Targeting meaningful research impact through knowledge mobilization - Blog by Blessing Ojembe

Published: Wednesday, November 9, 2022

Blessing Ojembe received a Gilbrea Travel Award to facilitate her travel to the CAG 2022 conference. She shares a reflective blog about her experience at the conference!

The Canadian Association on Gerontology (CAG) is a multi-disciplinary association in Canada comprising researchers, academics, policymakers, health practitioners and all individuals interested in the aging Canadian population and aging issues. The University of Regina hosted CAG’s 51st Annual Scientific and Educational Meeting (2022).

The opening keynote lecture this year was given by Moriah Ellen, which she titled, “A bridge over troubled waters: Can we really bridge the research-policy gap in aging and health?” Ellen talked about the need for effective translation of research on aging and health into policy. This discourse is very timely, considering the plethora of evidence which has pointed out the lack of application of most research findings, which mostly ends at just the publication stage, even though access to academic papers is not readily available for public consumption. Lack of access to research data encumbers the applicability of research recommendations in practice and policy. In order to achieve practical knowledge mobilization, Ellen proposed an approach to knowledge mobilization within the field of aging and health to inform evidence-informed policymaking. She mentioned some elements that must be considered to achieve effective knowledge mobilization. For example, she outlined the context/climate for research use, the significance of linkages and exchange efforts, pull-push efforts etc.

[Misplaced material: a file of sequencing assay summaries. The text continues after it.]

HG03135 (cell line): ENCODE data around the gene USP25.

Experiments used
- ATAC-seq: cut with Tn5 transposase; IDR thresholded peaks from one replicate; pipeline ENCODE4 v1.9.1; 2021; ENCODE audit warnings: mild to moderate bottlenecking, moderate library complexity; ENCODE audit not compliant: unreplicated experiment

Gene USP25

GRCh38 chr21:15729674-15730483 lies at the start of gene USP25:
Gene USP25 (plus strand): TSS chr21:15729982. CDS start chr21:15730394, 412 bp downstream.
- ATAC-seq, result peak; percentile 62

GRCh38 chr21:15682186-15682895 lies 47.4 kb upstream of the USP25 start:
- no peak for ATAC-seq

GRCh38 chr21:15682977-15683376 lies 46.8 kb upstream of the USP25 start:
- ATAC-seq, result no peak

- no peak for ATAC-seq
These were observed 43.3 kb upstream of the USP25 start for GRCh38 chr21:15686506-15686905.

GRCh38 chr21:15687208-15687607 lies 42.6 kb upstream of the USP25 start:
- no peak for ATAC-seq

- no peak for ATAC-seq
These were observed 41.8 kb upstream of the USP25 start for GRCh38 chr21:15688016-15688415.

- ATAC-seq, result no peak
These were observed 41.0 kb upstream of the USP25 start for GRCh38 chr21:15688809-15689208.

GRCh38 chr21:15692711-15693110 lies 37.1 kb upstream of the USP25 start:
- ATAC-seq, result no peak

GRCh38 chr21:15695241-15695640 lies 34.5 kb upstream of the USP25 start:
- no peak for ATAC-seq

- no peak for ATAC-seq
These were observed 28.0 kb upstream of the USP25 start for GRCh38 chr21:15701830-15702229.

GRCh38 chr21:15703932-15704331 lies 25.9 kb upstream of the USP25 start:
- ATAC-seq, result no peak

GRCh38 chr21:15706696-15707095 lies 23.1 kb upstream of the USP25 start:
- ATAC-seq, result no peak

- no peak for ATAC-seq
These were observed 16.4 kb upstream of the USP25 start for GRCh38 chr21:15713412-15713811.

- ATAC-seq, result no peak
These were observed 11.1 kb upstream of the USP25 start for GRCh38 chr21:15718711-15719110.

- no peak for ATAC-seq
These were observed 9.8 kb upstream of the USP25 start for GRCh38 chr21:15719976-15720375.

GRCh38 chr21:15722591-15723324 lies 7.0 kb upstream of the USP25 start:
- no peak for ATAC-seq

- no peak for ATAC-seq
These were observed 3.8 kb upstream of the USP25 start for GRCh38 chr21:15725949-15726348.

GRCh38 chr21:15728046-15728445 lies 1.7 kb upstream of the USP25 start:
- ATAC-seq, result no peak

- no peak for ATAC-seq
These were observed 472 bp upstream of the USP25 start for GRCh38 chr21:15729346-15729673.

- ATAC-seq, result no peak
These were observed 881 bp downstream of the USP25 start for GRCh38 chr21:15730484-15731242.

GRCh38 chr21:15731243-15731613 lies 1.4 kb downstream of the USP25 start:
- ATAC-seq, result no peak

In a follow-up to this issue, several sessions focused on the need for aging researchers to prioritize knowledge mobilization. Sessions that focused on areas such as social isolation and loneliness during COVID-19 were very important to me, as it is my specific area of research interest. One of the sessions provided a broader knowledge of the experiences of healthcare workers during the COVID-19 period. It was interesting to see how people’s experiences during COVID-19 are connected despite their different social locations. One thing that stood out about the conference was the planning, organization and rich content of research that were presented during various sessions of the conference. The sessions were very informative and covered an impressive range of issues, which undoubtedly, highlights the importance of multidimensionality of research and practices in aging.

CAG 2022 was also an excellent opportunity for me to present two papers from my Ph.D. thesis and exchange ideas with other researchers on the issue of aging and loneliness. It was also a great opportunity to meet with other students, faculty members and professionals interested in aging research from within and outside Canada.

My sincere gratitude goes to the Gilbrea Centre for Studies in Aging, McMaster Institute for Research on Aging (MIRA) and the Department of Health, Aging and Society for supporting my work and trip to Regina, Saskatchewan, to attend this year’s conference and disseminate the findings of my research. I look forward to attending CAG 2023.